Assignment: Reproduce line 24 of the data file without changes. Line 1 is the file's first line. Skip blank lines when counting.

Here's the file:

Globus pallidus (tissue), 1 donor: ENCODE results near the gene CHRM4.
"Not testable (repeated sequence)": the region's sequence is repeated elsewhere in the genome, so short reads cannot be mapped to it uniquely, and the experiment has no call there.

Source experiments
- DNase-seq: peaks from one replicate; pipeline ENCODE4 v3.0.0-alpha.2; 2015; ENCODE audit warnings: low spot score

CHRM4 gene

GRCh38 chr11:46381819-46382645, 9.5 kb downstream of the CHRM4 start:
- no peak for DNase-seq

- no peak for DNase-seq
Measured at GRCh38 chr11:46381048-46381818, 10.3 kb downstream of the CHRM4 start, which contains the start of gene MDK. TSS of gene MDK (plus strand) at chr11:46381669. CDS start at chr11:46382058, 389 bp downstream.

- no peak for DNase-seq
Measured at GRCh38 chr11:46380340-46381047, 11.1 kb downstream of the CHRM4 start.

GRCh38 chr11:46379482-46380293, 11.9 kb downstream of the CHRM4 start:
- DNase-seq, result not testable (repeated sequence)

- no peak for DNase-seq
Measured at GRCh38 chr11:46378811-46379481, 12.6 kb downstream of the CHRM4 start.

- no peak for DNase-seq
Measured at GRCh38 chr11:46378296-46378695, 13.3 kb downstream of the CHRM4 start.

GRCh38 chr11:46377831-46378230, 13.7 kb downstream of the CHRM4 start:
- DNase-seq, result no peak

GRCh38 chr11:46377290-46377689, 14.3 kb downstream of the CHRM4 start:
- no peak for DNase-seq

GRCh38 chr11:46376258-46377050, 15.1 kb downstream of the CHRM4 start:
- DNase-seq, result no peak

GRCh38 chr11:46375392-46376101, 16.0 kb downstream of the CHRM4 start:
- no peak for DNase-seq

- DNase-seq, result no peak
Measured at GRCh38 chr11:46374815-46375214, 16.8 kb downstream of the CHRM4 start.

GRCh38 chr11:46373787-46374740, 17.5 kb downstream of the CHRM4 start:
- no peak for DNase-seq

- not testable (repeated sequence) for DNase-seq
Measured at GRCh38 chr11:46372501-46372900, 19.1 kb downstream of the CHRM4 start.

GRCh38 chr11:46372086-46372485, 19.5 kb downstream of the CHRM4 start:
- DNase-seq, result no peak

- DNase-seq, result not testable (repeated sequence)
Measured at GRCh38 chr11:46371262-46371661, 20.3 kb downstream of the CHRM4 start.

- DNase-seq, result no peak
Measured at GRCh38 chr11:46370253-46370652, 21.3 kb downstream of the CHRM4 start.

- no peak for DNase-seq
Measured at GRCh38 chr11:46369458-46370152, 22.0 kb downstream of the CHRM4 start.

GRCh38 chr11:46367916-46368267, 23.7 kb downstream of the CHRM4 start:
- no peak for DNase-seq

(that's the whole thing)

GRCh38 chr11:46375392-46376101, 16.0 kb downstream of the CHRM4 start: